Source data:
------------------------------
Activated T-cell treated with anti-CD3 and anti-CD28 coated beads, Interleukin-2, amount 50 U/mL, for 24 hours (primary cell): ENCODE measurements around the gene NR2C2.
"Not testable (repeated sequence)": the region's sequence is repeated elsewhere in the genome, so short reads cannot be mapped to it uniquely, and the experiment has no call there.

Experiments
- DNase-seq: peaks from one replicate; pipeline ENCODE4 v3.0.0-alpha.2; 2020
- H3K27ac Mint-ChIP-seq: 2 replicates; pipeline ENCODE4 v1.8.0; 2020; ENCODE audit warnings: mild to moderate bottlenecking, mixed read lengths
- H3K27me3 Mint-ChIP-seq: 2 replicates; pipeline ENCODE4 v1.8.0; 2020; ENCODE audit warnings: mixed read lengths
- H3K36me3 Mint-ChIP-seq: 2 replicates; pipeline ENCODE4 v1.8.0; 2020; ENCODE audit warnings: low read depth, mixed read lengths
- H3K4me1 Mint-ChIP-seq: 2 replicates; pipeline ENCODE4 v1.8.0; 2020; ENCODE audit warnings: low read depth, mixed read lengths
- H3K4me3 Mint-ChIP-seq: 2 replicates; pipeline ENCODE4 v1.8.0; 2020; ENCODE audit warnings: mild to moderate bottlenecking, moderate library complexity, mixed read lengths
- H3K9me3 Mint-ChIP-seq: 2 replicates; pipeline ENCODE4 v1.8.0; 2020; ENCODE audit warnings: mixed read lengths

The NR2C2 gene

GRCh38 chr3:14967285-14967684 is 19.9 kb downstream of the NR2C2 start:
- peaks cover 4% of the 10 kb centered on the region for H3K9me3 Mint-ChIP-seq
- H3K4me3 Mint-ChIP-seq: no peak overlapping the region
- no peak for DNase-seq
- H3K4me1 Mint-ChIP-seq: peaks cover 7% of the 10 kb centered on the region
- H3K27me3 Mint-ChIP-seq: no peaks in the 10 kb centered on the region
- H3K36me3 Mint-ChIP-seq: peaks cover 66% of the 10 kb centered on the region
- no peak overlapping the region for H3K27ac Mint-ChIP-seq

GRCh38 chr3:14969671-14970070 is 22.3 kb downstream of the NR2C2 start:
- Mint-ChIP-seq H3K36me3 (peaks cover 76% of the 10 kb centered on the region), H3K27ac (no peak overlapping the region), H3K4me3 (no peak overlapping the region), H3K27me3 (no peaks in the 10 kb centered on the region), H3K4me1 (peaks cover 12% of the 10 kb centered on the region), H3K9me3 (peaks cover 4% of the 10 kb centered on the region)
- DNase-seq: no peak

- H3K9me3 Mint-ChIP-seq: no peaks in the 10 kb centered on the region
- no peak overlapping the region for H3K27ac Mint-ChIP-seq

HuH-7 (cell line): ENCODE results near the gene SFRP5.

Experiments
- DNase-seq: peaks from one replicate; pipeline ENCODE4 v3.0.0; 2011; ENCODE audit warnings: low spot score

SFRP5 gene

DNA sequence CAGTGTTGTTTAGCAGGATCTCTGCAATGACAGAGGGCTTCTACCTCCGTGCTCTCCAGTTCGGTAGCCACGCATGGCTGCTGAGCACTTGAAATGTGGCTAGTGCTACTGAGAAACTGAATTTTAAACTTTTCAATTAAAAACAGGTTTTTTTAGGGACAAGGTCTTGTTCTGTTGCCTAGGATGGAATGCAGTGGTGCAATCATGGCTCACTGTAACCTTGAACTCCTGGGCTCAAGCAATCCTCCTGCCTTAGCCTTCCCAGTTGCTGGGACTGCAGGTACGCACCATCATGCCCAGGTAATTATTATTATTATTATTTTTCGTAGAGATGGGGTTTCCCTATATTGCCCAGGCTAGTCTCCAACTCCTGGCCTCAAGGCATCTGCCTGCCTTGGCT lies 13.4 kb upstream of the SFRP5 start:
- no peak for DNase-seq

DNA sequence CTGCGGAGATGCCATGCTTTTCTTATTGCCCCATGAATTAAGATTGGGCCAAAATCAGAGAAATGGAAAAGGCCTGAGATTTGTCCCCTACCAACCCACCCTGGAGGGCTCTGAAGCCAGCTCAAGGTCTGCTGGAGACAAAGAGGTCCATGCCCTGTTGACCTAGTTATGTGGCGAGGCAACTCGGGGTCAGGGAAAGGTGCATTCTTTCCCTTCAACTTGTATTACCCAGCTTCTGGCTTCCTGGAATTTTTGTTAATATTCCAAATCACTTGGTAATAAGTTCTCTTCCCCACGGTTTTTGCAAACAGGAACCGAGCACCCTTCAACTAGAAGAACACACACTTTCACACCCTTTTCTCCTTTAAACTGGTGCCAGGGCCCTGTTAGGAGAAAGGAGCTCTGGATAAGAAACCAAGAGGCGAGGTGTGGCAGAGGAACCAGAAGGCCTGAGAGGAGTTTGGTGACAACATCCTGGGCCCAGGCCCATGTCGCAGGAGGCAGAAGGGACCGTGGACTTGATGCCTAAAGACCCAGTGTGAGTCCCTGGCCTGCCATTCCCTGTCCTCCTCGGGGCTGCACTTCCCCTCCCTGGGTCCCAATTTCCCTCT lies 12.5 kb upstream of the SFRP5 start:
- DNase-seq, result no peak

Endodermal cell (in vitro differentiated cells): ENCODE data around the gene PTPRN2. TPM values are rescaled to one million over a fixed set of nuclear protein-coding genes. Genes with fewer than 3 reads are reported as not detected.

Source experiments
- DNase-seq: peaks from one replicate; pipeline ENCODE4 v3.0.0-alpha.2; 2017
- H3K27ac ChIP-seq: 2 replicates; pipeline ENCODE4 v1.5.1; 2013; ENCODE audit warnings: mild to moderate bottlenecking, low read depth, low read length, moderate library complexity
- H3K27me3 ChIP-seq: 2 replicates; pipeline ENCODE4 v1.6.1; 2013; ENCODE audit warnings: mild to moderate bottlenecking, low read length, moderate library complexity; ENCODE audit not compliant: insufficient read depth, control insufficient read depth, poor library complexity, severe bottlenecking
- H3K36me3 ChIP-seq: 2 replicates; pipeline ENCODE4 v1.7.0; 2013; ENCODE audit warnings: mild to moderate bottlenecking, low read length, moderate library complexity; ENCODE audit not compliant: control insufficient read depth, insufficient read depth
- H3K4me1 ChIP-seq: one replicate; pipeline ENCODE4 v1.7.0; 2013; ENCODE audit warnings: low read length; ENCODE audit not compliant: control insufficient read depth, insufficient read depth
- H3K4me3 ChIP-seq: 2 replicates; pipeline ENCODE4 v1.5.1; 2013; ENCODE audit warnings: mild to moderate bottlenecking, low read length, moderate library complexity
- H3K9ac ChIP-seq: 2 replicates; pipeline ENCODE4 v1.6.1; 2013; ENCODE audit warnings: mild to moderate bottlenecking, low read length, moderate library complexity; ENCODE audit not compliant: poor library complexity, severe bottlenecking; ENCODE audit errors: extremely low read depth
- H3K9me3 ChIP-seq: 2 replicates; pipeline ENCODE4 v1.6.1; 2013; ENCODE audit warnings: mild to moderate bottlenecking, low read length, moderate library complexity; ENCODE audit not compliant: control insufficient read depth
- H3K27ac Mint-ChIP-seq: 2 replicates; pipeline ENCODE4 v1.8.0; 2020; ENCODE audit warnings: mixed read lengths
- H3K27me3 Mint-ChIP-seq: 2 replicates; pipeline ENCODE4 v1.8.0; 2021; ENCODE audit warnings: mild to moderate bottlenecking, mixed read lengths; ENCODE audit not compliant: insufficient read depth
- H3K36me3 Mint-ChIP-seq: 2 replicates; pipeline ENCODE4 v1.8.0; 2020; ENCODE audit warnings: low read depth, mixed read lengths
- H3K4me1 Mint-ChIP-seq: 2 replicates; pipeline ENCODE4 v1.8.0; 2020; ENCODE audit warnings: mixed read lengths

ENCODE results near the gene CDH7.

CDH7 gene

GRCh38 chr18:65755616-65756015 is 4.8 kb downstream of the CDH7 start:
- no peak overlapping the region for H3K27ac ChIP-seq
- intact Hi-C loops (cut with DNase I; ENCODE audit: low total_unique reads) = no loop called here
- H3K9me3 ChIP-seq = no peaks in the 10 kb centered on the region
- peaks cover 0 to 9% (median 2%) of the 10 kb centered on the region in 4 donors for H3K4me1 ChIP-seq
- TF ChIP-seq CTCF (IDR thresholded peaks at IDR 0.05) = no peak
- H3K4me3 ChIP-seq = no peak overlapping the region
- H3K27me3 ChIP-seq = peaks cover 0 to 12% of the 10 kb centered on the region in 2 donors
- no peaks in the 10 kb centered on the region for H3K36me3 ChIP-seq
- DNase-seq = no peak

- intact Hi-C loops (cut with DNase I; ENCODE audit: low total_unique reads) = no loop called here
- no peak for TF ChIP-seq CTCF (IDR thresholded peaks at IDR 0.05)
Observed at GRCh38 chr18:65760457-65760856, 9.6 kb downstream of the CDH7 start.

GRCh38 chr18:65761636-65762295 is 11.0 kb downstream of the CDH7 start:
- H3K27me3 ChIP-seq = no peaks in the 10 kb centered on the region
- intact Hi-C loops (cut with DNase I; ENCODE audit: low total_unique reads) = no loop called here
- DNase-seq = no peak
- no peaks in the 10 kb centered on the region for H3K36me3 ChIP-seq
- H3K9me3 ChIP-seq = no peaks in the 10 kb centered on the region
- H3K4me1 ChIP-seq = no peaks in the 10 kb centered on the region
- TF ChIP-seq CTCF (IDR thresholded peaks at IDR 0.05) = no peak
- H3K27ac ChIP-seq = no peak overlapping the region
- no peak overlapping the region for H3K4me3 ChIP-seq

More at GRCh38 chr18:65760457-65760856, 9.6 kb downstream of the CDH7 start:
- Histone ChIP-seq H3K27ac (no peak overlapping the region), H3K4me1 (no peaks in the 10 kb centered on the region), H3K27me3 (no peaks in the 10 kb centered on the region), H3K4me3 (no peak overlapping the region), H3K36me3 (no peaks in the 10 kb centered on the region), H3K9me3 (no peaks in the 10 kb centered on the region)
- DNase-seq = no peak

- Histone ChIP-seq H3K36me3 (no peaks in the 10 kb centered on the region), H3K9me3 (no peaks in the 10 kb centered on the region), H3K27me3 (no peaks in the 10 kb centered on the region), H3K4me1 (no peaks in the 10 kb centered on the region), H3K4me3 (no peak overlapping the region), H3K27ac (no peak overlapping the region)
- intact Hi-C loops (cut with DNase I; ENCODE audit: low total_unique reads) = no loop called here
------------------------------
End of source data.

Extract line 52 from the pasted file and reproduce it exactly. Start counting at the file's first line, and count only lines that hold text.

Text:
- H3K9me3 ChIP-seq = no peaks in the 10 kb centered on the region